I was surprised to find that not disclosing what was going on with me was more difficult than I had anticipated. To prepare for my treatment, I had to do a two-month course of Lupron Depot, which threw my body into sudden and severe menopause. I was sweating, forgetful, and miserable, but I couldn’t really tell anyone that—so I had to make creative excuses about why I kept turning red all the time. On occasion, I found myself telling lies about where I had been, or why I couldn’t do certain activities. But perhaps more significantly, I found that if I wasn’t able to talk about what was really going on with me, I basically felt I had nothing to say to people about myself. I didn’t feel good about lying to people, and I didn’t trust myself not to slip some detail into the conversation that would only make sense if you knew the whole story. I felt tongue-tied and I’m sure others noticed my awkwardness. Thus, I became somewhat withdrawn again, from an equally lovely group of friends and acquaintances.

This reticence continued into my pregnancy, when well into the second trimester I found it difficult to disclose that I finally was pregnant. When my precocious young daughter figured out what was going on, she had no such qualms though, and her first step was to share the news at her preschool’s Show and Tell day—and thus I was “outed”. Of course it didn’t help that no one believed that it was possible, so both my daughter and I were met with shock and incredulity at these disclosures. One colleague of mine heard that I was pregnant through a mutual client, and refused to believe him, instead calling me in a panic because he was concerned that our client had suddenly become psychotic.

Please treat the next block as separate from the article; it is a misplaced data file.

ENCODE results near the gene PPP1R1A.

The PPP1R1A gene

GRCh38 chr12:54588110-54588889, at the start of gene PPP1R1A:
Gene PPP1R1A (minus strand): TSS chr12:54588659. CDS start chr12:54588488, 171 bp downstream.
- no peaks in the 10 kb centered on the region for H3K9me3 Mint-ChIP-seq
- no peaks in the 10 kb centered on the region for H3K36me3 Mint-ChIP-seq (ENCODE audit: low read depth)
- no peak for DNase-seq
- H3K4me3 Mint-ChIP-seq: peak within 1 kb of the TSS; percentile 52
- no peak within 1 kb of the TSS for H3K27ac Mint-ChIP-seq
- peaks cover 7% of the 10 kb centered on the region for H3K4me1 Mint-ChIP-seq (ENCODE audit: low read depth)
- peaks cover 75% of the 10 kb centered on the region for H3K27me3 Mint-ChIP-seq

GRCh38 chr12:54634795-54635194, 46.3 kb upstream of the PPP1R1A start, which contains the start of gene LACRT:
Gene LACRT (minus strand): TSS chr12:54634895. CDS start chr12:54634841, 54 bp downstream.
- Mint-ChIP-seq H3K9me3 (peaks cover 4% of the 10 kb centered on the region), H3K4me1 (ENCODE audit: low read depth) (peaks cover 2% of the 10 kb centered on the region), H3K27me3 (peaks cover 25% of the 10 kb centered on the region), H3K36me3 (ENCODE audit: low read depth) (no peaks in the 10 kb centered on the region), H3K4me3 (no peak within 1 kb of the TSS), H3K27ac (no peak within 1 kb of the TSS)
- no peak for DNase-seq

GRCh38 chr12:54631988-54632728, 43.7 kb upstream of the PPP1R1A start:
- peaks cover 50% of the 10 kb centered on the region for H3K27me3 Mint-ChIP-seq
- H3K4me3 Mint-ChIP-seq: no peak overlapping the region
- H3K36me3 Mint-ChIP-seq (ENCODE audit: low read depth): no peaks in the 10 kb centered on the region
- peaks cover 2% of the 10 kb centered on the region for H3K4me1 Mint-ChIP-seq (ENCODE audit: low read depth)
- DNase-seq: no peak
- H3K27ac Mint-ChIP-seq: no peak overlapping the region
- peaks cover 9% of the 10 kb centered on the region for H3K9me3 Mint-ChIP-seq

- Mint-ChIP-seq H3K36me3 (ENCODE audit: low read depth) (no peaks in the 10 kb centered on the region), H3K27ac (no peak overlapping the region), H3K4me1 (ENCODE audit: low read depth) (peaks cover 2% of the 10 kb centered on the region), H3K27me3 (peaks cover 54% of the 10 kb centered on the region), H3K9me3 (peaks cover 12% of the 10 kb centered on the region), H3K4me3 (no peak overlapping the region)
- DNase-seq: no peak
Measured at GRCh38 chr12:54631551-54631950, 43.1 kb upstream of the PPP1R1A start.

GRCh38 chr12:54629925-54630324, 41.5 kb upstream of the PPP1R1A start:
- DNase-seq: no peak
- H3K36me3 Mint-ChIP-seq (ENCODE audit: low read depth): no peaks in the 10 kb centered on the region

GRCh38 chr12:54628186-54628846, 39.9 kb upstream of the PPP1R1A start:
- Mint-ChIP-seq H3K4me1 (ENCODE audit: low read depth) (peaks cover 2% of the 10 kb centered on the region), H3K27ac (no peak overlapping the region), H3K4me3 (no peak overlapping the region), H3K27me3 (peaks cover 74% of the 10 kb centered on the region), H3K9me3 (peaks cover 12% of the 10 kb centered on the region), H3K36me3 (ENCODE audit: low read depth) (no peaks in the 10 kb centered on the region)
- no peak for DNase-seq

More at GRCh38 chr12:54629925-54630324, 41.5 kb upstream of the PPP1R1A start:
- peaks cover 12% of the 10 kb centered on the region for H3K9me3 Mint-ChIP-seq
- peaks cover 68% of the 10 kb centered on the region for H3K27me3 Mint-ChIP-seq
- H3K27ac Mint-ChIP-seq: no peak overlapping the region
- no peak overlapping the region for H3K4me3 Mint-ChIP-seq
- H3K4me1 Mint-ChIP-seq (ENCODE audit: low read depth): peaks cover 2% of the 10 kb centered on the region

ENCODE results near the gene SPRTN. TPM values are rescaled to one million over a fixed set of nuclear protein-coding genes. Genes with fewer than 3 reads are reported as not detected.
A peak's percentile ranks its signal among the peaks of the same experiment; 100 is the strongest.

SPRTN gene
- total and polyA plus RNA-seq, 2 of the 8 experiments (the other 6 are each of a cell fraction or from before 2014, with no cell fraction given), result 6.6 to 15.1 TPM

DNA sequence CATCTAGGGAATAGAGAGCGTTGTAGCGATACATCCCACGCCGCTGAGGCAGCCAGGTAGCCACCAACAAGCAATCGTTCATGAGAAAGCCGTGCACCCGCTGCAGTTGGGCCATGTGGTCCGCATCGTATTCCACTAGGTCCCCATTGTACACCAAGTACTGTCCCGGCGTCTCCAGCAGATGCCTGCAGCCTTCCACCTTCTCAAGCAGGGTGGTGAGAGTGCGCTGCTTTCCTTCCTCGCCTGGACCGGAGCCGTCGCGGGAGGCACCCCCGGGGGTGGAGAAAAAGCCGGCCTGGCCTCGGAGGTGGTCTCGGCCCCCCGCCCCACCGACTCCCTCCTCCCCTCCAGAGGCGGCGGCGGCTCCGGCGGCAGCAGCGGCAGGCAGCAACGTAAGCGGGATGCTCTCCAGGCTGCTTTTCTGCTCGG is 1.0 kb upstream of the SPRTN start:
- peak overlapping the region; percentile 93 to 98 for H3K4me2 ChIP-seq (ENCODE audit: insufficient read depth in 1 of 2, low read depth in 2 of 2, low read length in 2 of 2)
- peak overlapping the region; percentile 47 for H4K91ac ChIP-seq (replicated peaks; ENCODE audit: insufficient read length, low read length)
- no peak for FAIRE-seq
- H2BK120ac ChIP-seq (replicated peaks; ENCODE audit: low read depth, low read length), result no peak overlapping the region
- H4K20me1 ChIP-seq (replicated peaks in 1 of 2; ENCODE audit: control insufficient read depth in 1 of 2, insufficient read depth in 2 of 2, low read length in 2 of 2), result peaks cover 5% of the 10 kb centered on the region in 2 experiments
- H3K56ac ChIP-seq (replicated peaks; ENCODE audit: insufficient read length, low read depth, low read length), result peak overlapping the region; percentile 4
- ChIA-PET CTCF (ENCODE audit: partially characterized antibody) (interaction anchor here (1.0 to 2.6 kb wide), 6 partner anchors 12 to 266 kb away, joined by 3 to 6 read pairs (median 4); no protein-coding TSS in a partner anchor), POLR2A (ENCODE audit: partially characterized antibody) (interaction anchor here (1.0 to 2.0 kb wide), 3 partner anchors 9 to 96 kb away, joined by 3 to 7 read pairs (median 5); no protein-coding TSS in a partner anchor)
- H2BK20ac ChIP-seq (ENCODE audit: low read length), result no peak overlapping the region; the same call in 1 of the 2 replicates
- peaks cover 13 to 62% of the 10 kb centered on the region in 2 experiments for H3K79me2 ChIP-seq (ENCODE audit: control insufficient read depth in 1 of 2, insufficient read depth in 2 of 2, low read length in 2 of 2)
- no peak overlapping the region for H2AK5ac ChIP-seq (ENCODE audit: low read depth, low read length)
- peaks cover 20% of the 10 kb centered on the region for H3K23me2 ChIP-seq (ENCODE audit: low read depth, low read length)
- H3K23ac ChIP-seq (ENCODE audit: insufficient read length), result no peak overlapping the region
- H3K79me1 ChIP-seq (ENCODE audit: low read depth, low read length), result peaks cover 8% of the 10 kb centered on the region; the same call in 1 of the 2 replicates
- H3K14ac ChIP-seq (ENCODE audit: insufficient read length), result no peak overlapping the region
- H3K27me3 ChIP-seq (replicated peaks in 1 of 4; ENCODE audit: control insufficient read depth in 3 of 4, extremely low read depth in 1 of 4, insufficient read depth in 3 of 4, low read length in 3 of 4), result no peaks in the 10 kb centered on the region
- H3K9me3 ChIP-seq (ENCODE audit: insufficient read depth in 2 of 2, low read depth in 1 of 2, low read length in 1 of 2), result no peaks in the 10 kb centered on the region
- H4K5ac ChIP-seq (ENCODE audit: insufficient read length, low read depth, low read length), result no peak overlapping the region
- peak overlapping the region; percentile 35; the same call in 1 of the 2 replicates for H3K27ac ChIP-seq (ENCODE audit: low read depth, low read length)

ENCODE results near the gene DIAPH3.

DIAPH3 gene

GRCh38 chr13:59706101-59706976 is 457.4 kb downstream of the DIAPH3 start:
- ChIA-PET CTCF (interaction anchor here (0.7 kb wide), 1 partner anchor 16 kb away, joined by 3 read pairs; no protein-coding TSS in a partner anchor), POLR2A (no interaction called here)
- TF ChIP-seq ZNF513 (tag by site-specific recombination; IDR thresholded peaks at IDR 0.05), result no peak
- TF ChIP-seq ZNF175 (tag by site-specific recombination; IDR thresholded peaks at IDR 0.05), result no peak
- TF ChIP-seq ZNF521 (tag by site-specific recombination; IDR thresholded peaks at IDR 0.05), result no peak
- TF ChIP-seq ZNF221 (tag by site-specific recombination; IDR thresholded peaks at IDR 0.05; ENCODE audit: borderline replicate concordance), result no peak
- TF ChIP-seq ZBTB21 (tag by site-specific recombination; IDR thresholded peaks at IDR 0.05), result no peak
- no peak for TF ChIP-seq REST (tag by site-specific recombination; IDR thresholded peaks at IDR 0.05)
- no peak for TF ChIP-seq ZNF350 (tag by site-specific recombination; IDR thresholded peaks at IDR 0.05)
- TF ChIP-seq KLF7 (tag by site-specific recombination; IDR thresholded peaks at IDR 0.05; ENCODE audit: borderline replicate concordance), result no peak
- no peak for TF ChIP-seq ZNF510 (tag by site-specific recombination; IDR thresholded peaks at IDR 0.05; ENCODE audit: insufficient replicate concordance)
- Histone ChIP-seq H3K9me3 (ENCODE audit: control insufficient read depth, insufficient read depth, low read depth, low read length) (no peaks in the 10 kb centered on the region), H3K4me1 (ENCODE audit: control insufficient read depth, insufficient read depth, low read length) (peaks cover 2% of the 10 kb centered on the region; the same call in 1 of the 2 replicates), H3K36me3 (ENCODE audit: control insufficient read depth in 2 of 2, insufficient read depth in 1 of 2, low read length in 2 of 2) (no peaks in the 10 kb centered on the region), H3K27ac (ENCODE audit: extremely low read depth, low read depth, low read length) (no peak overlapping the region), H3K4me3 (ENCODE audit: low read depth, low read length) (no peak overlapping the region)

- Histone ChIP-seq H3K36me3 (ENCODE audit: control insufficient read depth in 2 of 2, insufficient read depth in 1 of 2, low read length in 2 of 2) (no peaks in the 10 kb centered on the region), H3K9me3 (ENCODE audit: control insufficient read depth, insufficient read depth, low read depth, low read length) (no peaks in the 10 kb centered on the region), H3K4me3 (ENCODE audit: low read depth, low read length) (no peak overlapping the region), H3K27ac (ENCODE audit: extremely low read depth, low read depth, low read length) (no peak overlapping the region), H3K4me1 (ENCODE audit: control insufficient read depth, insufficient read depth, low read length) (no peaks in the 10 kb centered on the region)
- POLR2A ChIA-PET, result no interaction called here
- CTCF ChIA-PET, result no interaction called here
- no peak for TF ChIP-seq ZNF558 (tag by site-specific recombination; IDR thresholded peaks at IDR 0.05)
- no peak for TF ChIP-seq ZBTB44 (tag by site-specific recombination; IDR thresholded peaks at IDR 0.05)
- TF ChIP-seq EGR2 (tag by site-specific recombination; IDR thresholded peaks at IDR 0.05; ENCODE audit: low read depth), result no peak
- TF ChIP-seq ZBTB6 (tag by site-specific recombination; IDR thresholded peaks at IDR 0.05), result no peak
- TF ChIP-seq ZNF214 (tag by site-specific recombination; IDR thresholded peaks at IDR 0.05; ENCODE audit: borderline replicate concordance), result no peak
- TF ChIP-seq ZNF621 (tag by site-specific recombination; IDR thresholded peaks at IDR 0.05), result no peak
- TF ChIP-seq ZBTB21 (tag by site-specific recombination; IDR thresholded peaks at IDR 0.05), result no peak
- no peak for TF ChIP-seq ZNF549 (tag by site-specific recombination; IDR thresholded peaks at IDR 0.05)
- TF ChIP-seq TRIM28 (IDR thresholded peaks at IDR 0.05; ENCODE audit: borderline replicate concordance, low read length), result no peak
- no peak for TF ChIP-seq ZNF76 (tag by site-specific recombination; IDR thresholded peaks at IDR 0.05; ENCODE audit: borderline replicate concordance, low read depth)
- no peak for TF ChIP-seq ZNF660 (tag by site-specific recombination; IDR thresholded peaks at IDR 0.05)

My withdrawal and reticence began to have a negative impact on my relationships. Several people were hurt that I hadn’t told them what I was going through, or informed them sooner about my pregnancy. I am fortunate that after I explained to them what had happened to me regarding disclosure in my first years of infertility treatment, they all forgave me. To be honest though, one of those friendships really never did recover, and I still feel sad about this.

In sum, I am not sure which was the best approach—telling, or not telling. I don’t think there is a “right answer” when it comes to disclosure. Rather, I think you have to pick your poison—is it more important to you to feel like you can be honest with those in your lives? Or does it feel more important to protect yourself from the reactions and emotions of others regarding your infertility treatment? If you don’t tell people what is going on, will you have other ways of getting the emotional support you need to survive the stress of infertility treatment? If you do, and they don’t handle this information well, will your relationships be able to weather the storm?